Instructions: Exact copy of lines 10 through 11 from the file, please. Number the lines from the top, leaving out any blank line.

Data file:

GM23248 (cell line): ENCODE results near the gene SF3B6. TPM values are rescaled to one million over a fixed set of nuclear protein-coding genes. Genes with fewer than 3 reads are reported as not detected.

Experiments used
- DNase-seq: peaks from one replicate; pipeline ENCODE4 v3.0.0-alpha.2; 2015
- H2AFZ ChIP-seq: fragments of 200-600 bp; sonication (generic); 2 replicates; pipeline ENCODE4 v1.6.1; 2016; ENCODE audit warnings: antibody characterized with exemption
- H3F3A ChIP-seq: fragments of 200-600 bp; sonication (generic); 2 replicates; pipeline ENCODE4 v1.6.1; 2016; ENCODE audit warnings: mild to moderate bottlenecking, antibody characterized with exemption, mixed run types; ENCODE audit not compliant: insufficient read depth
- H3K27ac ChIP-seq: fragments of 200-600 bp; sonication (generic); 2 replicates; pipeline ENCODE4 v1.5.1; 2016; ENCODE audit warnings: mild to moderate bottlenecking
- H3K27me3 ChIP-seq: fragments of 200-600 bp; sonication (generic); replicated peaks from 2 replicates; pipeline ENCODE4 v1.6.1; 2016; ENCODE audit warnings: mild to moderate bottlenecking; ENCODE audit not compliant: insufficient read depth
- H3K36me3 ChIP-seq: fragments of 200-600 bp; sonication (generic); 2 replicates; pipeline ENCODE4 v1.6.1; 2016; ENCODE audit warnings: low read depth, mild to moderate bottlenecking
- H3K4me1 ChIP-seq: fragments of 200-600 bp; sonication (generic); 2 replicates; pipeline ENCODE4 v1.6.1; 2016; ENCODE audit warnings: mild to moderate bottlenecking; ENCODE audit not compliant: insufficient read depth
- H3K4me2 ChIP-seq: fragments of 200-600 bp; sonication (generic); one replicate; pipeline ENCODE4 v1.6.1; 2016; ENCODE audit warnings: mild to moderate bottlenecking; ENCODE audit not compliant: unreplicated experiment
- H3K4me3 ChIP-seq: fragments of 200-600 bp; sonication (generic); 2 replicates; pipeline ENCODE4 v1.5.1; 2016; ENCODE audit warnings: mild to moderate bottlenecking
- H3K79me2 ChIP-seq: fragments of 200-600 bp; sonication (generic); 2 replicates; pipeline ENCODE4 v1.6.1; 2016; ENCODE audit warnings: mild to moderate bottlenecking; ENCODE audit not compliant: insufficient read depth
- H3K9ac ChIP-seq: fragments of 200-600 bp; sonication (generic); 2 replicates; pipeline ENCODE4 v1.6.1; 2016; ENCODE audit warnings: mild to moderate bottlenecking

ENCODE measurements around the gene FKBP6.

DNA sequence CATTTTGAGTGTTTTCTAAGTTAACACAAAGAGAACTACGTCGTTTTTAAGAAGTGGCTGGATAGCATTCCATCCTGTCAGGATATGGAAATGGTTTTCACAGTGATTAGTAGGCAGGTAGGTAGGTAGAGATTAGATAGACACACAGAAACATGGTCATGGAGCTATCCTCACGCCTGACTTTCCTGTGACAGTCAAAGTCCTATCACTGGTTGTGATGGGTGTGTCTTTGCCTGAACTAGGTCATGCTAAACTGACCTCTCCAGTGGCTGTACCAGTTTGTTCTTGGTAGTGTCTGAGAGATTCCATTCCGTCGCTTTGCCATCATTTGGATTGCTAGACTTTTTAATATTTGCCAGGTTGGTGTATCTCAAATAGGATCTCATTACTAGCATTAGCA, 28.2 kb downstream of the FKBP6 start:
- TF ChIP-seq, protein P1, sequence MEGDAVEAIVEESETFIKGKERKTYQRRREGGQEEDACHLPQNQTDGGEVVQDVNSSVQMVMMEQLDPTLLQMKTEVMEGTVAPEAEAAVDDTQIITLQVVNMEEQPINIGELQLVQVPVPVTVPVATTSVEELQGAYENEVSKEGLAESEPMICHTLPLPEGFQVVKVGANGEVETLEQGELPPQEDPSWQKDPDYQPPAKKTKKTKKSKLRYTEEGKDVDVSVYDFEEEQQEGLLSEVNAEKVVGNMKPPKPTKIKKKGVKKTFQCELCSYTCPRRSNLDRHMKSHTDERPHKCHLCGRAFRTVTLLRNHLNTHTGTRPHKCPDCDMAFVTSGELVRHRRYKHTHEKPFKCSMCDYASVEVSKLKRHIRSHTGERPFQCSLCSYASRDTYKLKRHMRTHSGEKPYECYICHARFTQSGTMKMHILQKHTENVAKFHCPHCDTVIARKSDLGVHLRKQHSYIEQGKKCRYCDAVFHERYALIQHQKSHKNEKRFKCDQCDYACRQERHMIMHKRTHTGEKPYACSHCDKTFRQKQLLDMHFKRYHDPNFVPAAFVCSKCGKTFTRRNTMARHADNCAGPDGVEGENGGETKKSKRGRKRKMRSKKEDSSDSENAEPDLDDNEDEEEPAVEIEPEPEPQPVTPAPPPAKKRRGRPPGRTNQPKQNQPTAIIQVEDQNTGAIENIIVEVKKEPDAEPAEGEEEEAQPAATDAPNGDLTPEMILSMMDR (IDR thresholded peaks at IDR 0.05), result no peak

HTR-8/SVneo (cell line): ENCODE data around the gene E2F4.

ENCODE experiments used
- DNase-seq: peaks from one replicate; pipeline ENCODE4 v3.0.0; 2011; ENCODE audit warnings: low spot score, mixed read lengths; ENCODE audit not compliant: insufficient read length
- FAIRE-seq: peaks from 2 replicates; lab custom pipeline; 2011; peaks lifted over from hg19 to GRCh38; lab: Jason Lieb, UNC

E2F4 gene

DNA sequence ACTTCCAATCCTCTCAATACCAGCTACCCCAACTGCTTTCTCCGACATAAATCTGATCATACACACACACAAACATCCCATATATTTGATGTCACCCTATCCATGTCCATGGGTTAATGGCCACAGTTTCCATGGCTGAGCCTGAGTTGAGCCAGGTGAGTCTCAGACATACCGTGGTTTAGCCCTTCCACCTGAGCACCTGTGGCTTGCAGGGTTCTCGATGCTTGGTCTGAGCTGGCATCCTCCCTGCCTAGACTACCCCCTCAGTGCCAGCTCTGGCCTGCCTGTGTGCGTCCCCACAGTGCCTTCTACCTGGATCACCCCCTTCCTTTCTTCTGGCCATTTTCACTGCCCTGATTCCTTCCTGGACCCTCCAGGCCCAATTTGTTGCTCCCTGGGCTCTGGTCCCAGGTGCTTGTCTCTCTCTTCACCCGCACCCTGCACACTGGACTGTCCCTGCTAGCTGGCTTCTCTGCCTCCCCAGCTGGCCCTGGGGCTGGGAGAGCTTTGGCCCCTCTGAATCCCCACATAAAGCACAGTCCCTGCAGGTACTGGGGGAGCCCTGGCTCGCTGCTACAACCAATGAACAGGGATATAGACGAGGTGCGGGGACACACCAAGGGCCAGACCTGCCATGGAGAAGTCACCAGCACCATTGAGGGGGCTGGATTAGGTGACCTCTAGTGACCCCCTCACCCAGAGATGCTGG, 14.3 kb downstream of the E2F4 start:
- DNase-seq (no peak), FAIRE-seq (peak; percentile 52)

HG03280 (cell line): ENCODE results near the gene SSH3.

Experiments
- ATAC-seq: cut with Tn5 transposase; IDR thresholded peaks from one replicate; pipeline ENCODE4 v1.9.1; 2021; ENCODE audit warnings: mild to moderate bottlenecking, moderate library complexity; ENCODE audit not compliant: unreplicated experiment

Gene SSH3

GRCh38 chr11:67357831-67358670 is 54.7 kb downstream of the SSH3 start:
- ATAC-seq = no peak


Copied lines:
- H3K4me2 ChIP-seq: fragments of 200-600 bp; sonication (generic); one replicate; pipeline ENCODE4 v1.6.1; 2016; ENCODE audit warnings: mild to moderate bottlenecking; ENCODE audit not compliant: unreplicated experiment
- H3K4me3 ChIP-seq: fragments of 200-600 bp; sonication (generic); 2 replicates; pipeline ENCODE4 v1.5.1; 2016; ENCODE audit warnings: mild to moderate bottlenecking